Trends in the use of antibiotics for pharyngitis in Saudi Arabia

J Infect Dev Ctries. 2021 Mar 31;15(3):415-421. doi: 10.3855/jidc.12822.


INTRODUCTION: Pharyngitis is one of the most common diagnoses for antibiotic prescriptions worldwide. Antibiotics should be prescribed for bacterial pharyngitis to reduce its complications. The aims of this study were to assess antibiotic prescriptions for pharyngitis cases, and their relationship with physicians' knowledge regarding its diagnosis and management.

METHODOLOGY: A cross-sectional study was conducted. First, prescriptions for pharyngitis cases using the modified Centor criteria was evaluated at primary care centers in Saudi Arabia. Second, physicians' knowledge of the modified Centor score and the diagnosis and management of pharyngitis was assessed using a self-administered questionnaire.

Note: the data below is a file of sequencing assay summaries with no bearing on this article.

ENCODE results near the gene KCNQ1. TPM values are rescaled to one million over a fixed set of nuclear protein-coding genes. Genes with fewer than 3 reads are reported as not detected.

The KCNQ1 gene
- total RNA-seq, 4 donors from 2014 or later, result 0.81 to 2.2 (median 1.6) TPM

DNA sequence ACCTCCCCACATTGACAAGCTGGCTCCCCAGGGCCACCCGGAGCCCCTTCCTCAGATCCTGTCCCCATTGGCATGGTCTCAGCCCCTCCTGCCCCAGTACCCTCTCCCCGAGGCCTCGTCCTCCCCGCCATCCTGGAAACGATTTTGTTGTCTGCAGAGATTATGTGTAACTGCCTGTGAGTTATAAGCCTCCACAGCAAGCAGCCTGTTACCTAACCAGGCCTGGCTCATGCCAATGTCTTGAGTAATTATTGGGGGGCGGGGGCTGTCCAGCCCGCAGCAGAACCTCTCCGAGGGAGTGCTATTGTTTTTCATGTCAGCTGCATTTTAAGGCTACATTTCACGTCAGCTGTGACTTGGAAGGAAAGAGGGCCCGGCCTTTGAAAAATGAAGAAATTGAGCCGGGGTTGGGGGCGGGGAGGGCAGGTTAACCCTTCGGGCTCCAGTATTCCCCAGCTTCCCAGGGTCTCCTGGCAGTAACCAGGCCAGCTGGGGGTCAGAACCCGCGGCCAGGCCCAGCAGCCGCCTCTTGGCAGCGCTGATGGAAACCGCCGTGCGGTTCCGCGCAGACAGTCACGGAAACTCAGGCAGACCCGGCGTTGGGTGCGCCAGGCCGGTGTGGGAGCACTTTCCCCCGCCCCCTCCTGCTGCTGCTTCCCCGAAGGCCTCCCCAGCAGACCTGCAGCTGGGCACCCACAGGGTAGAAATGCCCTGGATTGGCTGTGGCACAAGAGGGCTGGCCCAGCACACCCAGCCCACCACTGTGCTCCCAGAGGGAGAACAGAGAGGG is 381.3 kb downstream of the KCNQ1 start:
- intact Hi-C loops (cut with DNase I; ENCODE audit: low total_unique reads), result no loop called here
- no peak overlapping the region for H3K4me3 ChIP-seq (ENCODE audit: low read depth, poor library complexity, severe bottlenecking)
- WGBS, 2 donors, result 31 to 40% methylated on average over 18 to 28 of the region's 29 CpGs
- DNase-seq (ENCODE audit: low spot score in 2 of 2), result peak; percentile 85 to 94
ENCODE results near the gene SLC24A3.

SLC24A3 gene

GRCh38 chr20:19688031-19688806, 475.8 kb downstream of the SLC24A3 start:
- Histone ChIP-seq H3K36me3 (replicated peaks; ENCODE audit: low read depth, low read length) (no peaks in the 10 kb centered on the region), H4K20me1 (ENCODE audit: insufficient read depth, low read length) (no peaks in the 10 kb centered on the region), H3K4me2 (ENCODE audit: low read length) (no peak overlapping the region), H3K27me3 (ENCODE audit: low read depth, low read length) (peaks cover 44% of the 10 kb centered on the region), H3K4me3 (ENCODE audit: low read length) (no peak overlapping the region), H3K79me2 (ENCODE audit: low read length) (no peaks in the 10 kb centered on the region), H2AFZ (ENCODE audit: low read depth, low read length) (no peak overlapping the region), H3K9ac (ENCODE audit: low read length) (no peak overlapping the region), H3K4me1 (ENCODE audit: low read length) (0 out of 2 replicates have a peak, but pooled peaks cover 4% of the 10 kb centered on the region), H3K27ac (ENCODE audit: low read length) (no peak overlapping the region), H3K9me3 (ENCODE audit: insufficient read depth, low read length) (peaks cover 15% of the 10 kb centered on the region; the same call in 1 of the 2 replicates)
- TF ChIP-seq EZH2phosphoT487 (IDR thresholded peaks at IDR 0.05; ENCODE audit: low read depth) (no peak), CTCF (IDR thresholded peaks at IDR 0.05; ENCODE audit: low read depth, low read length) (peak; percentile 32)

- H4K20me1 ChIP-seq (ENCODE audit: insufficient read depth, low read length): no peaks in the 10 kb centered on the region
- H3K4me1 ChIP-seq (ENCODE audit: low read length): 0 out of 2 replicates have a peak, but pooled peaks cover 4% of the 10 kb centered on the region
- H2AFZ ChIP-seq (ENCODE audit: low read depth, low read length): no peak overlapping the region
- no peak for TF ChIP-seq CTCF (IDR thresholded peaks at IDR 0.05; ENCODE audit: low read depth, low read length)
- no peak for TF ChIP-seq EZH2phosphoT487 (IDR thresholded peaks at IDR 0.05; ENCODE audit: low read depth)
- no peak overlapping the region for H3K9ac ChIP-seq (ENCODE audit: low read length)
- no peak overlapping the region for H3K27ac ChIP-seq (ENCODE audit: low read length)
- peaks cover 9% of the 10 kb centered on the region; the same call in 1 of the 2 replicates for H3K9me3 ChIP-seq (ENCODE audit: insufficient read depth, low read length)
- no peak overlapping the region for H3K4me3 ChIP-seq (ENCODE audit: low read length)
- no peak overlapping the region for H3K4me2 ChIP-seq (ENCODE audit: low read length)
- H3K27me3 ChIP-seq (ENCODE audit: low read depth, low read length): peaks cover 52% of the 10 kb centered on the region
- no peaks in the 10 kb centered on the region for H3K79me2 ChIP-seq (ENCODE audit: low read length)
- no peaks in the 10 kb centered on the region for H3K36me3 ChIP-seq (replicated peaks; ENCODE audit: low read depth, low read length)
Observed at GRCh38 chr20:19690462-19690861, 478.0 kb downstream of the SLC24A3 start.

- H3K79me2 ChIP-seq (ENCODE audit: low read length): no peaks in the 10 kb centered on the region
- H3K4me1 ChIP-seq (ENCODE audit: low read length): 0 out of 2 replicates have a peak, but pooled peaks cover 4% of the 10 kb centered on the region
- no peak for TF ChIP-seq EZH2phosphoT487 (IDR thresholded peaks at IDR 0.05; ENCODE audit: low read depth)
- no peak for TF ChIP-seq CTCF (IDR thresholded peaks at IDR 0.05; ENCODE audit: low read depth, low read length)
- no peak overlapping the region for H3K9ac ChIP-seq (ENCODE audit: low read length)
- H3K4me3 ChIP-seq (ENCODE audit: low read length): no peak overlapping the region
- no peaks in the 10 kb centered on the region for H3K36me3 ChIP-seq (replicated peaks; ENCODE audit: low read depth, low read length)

RESULTS: Out of 104 pharyngitis cases, 79% (n = 82) were prescribed antibiotics, of which 28% were evidence-based prescriptions. First-line antibiotics were prescribed in 34% of patients, and second-line (broad-spectrum) antibiotics such as amoxicillin/clavulanate were prescribed in half of the patients. The main significant predictors of antibiotic prescriptions were age < 3 years (odds ratio, 0.13; 95% CI, 0.02 to 0.97), tonsillar exudate (odds ratio, 21.14; 95% CI, 2.88 to 155.09), and throat erythema (odds ratio, 9.30; 95% CI, 1.18 to 73.41). Overall, physicians (n = 29) had adequate knowledge about the modified Centor score and the management of pharyngitis.

CONCLUSIONS: Most prescribed antibiotics for pharyngitis were unnecessarily prescribed; the majority being broad-spectrum antibiotics. Despite physicians' adequate knowledge of the modified Centor score and the management of pharyngitis, their practice failed to demonstrate that. Induction of the Saudi Antimicrobial Stewardship Program in the primary care centers, accessibility to diagnostic tools, and educational programs may help in reducing unnecessary antibiotic prescriptions.

PMID:33839717 | DOI:10.3855/jidc.12822